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    ABSTRACT: •  To determine whether the prostate-specific antigen velocity (PSAV) risk count (i.e. the number of times PSAV exceeds a specific threshold) could increase the specificity of screening for prostate cancer and potentially life-threatening tumours. •  From 1989 to 2001, we calculated two serial PSAV measurements in 18 214 prostate cancer screening-study participants, of whom 1125 (6.2%) were diagnosed with prostate cancer. •  The PSAV risk count was determined as the number of PSAV measurements of >0.4 ng/mL/year (0, 1, or 2). •  We used receiver operating characteristic (ROC) and reclassification analyses to examine the ability of PSAV risk count to predict screen-detected and high-grade prostate cancer. •  The PSAV was >0.4 ng/mL/year twice (risk count 2) in 40% of prostate cancer cases compared with only 4% of those with no cancer (P < 0.001). •  After adjusting for age and PSA level, a PSAV risk count of 2 was associated with an 8.2-fold increased risk of prostate cancer (95% confidence interval 7.0-9.6, P < 0.001) and 5.4-fold increased risk of Gleason score 8-10 prostate cancer on biopsy. •  Compared with a model with age and PSA level, the addition of the PSAV risk count significantly improved discrimination (area under the ROC curve 0.625 vs 0.725, P= 0.031) and reclassified individuals for the risk of high-grade prostate cancer (net reclassification, P < 0.001). •  Sustained rises in PSA indicate a significantly greater risk of prostate cancer, particularly high-grade disease. •  Compared with men with a risk count of ≤1, those with two PSAV measurements of >0.4 ng/mL/year (risk count 2) had an 8-fold increased risk of prostate cancer and 5.4-fold increased risk of Gleason 8-10 disease on biopsy, adjusting for age and PSA level. •  Compared to PSA alone, PSAV risk count may be useful in reducing unnecessary biopsies and the diagnosis of low-risk prostate cancer.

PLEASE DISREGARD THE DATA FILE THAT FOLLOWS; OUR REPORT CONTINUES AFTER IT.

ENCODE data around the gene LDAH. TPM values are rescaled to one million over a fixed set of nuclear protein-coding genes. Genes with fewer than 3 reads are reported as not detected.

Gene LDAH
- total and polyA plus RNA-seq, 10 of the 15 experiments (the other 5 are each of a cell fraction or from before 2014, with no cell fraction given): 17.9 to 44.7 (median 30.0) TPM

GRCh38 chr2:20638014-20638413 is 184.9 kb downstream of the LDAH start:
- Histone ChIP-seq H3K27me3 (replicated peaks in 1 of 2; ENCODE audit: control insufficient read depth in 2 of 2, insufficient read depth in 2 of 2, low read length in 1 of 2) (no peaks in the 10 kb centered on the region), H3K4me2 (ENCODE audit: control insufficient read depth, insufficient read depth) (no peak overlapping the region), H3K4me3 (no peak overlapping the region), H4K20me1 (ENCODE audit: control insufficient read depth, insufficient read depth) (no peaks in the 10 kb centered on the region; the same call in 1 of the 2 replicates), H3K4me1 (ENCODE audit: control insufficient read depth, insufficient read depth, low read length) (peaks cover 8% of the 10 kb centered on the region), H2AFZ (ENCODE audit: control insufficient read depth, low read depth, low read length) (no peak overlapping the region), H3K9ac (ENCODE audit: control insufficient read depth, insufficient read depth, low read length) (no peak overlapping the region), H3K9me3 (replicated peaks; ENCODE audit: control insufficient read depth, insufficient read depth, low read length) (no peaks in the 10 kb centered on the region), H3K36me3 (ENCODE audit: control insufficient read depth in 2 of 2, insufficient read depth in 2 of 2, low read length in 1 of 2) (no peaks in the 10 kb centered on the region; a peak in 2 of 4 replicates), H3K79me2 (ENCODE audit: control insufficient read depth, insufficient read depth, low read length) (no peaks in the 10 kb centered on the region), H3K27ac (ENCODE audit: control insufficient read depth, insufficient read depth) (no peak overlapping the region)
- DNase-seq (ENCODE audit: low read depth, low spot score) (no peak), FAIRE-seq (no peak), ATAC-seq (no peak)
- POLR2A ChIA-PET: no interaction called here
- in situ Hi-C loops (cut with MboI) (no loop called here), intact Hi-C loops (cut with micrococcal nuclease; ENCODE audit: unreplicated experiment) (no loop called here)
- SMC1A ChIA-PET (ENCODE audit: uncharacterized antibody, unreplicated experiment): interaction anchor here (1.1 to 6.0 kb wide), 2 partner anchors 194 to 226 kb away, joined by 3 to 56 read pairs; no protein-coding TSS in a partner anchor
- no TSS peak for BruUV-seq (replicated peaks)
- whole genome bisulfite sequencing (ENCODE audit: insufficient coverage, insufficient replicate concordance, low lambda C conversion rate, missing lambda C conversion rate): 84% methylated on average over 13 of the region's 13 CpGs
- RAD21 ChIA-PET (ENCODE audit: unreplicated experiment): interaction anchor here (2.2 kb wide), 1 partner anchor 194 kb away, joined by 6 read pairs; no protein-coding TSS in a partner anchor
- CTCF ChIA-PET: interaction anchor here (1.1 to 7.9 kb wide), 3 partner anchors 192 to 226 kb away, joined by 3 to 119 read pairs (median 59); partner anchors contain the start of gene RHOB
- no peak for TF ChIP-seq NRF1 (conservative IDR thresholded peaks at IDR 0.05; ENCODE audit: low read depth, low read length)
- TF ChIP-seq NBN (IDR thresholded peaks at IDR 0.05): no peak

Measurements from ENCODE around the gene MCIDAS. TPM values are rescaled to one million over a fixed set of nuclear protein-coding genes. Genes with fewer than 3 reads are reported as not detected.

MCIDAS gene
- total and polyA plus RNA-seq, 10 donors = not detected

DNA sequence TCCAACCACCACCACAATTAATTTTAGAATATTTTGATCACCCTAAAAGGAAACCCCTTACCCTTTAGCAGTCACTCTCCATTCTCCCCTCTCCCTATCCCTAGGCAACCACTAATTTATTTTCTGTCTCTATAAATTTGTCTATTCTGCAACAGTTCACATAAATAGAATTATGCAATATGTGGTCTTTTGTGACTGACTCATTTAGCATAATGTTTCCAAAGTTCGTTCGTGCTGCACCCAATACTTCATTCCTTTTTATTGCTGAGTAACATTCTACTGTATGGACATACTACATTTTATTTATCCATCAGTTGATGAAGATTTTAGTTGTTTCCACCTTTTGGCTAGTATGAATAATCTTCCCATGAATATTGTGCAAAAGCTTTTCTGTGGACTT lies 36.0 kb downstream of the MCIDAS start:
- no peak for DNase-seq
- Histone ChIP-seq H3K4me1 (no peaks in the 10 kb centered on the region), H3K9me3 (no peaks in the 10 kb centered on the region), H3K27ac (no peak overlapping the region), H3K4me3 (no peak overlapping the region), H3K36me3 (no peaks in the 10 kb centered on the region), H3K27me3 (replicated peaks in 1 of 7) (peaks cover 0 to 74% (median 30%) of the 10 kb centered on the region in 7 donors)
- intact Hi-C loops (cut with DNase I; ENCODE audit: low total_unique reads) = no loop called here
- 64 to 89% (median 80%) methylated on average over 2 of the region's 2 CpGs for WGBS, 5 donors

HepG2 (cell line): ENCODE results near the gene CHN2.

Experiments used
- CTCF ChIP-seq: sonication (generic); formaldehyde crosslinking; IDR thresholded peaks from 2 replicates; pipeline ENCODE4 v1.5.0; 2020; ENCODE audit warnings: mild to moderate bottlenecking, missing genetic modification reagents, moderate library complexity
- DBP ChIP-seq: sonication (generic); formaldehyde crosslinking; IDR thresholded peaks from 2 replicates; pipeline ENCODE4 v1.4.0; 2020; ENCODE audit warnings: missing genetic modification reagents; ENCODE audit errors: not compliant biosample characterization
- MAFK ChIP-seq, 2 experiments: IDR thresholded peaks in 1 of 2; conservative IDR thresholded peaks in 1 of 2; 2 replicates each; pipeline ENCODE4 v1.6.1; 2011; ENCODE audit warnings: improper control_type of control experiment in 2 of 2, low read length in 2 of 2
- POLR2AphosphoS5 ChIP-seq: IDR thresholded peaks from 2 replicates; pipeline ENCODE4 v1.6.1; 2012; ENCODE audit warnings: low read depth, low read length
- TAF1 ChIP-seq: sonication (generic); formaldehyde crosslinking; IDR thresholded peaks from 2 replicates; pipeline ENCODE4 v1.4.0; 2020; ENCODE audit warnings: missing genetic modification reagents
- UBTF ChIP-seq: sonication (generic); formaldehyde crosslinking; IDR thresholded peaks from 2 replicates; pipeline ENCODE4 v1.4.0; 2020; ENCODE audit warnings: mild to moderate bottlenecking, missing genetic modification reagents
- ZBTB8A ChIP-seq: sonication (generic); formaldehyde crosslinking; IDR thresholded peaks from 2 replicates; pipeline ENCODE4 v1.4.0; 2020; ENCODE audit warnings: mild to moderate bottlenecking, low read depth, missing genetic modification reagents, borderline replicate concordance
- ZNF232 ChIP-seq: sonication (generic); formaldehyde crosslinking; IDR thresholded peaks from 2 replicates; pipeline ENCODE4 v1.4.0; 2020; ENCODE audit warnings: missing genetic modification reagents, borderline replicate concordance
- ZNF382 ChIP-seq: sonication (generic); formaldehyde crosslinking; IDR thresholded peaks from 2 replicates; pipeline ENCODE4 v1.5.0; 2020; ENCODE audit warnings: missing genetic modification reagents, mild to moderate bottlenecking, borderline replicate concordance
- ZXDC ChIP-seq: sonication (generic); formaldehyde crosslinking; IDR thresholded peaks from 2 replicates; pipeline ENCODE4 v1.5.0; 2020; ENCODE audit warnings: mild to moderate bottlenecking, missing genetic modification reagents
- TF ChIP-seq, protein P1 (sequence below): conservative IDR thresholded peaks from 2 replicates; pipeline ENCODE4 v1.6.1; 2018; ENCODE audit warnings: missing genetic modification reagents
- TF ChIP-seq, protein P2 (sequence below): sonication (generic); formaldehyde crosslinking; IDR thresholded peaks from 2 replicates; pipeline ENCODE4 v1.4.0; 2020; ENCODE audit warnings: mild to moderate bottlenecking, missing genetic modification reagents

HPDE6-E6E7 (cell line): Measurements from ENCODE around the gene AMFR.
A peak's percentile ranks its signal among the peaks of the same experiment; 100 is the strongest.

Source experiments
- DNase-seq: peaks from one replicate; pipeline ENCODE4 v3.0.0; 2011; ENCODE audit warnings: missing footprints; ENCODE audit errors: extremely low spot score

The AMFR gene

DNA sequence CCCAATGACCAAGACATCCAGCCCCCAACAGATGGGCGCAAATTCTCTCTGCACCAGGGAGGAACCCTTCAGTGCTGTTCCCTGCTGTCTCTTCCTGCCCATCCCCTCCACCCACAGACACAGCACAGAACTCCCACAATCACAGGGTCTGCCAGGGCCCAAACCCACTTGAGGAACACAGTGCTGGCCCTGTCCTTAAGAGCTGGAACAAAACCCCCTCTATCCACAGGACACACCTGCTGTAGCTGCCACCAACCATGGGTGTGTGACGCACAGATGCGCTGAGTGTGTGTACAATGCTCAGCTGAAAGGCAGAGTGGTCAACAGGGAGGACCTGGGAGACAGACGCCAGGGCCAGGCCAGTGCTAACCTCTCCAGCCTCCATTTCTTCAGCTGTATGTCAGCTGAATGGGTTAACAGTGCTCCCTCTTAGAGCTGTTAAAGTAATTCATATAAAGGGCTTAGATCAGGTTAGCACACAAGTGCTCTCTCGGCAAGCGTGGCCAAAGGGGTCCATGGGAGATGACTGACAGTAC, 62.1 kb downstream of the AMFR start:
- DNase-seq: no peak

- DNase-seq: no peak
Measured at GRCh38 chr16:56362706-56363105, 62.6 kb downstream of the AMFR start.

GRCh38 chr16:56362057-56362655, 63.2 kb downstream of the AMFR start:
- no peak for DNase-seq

Full-text · Article · Feb 2012 · BJU International
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    ABSTRACT: Study Type – Prognostic (cohort) Level of Evidence 2b What's known on the subject? and What does the study add? Previous studies have attempted to characterize the normal biological variability in PSA among men without prostate cancer. These reports suggest that PSA variability is unrelated to age, but there are conflicting data on its association with the baseline PSA level. There are limited published data regarding the effects of prostate volume on PSA variability. A prior study assessing whether prostate volume changes would confound the use of PSA velocity in clinical practice reported that prostate volume changes were not significantly related to PSA changes. This study did not directly address the effect of baseline prostate volume on serial PSA variability. The objective of the current study was to further examine the relationship between prostate volume and PSA variability. Our hypothesis was that larger baseline prostate volume would be associated with increased PSA variability in men without known prostate cancer and in those with suspected small-volume disease. The results of the study suggest that baseline PSA, not prostate volume, is the primary driver of PSA variability in these populations.